Week 40 Overview
The evolving dynamic in Syria has been the global focus of the week, with Russia's increased (and controversial) involvement. Quite interestingly, German Chancellor Angela Merkel said a political solution to Syria's turmoil requires the involvement of the current regime of Syria. Could this play in favour of stronger ties between Germany and Russia in the gas industry, and an even stronger bargaining power of Berlin as the European decision maker?
Nonetheless, European Commissioners continue speaking about the negative repercussions of the Nord Stream II project, suggesting that there are some tensions simmering in the continent.
On more military matters and potential implications on energy, a recent article by Die Welt reported that Russia is building new military facilities on Arctic Ocean islands where it plans to deploy air defence units aimed at strengthening its position in the Arctic and gaining access to the region’s energy resources.
Finally, US Secretary of State John Kerry spoke of the key role of the Trans Adriatic Pipeline (TAP) and the Interconnector Greece Bulgaria (IGB) with recently re-elected Greek Prime Minister Alexis Tsipras, highlighting Washington’s worries for the Balkans and its intention to step up cooperation with countries in the region, in a moment when Moscow is increasingly looking at the Caucasus.
BALKANS AND EASTERN EUROPE
Royal Dutch Shell was selected by Bulgaria to explore a 7,000 square km area of its Black Sea coast, Energy Minister Temenuzhka Petkova said on Tuesday, adding that the parties are expected to sign a contract in October. "This is a very serious success for us and one of the most important steps towards diversifying our gas supplies," Petkova explained, as reported by Reuters.
Shell is also pulling out of Bosnia, in a moment the Russian energy sector is actively cooperating in Macedonia. The Anglo-Dutch company said that its $700 million exploration program in Bosnia will come to an end because of a changed oil and gas environment, while Russia’s Stroytransgaz released an update about its work on a gas pipeline in Macedonia known as “Klechovtse – Negotino", claiming that its project is 1,5 months ahead of schedule. Against this backdrop, Serbia’s Prime Minister Aleksandar Vucic wrote an article in The Washington Times arguing that Serbia and the Western Balkans need a renewed political attention of the United States.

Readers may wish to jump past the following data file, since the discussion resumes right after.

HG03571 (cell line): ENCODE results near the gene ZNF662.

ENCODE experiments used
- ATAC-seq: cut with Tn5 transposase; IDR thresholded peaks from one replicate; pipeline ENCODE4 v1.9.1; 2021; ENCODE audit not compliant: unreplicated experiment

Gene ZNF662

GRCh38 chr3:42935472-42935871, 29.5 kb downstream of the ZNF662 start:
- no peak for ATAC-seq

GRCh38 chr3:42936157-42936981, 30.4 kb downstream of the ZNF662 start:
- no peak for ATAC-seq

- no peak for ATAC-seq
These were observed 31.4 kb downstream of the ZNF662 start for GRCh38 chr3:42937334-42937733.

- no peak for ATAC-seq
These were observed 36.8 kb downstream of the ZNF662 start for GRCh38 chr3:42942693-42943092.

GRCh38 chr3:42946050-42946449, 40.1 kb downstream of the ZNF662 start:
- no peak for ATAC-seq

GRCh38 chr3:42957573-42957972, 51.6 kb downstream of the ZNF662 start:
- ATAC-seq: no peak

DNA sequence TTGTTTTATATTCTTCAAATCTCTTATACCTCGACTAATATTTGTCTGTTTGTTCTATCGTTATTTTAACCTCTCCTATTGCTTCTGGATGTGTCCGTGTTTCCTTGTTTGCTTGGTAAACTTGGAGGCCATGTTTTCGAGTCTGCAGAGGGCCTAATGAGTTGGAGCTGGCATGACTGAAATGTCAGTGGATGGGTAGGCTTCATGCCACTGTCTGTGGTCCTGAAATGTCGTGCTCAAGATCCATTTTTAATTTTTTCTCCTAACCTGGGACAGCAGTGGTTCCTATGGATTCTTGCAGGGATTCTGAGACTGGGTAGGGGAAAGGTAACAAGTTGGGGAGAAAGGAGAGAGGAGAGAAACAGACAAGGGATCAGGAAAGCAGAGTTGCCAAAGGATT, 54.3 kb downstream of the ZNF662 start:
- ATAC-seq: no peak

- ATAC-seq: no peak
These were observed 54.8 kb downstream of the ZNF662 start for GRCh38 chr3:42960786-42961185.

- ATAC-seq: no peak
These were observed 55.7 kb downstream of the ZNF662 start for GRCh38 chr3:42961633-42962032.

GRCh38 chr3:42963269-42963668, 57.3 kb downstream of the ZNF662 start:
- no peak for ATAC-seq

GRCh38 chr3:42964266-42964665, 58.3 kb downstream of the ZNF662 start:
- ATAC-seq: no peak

It comes as little surprise that many are looking at the Ionian Adriatic Pipeline (IAP), which would involve Croatia and Montenegro. According to Fabio Indeo, its annual capacity of five bcm of gas would be allocated in the following way: for Albania one bcm/y, for Montenegro 0.5 bcm/y, for Bosnia and Herzegovina one bcm/y and for Croatia and neighbouring countries 2.5 bcm/y. This pipeline could be key part of the envisaged North–South Gas Corridor.
European Commission Vice President Maroš Šefčovič emphasised the role of this gas project in connecting Central European markets, and increasing energy security in the region. Šefčovič already made it clear. His point is that the Nord Stream II project would have a negative impact on Eastern European countries, and Brussels has to do something; the North-South Corridor is one of his favourite options.
RUSSIA, THE EU, UKRAINE AND THE ARTIC
Germany’s BASF and Russia’s Gazprom completed the swap of assets with equivalent value effective at the end of September 30, 2015, financially retroactive to April 1, 2013. As a consequence, the gas trading companies WINGAS, WIEH, WIEE as well as the storage operator astora are an entirely part of the Gazprom group.
Though being a thorny trading partner, Russia is practically viewed as a good, if not the best, energy supplier for Europe, especially taking into account the costly alternatives currently under consideration. Logically, internal EU division and competing voices among Member States help Moscow maintain the status quo and undermine EU bargaining power.
For instance, the Netherlands collected enough signatures to promote a non-binding plebiscite on the EU’s integration pact with Ukraine, casting doubts on Europe’s ability to create a common front to help Ukraine. Although it would be just “advisory” in nature, the referendum would indeed indicate that citizens across the EU could not be in favour of spending resources to assist Ukraine in its transition.